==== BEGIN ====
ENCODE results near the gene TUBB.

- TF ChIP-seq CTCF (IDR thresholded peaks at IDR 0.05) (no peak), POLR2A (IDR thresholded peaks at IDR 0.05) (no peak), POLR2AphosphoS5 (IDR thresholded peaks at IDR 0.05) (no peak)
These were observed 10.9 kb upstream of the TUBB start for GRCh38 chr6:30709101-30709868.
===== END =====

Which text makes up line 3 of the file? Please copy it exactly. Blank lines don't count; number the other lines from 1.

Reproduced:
These were observed 10.9 kb upstream of the TUBB start for GRCh38 chr6:30709101-30709868.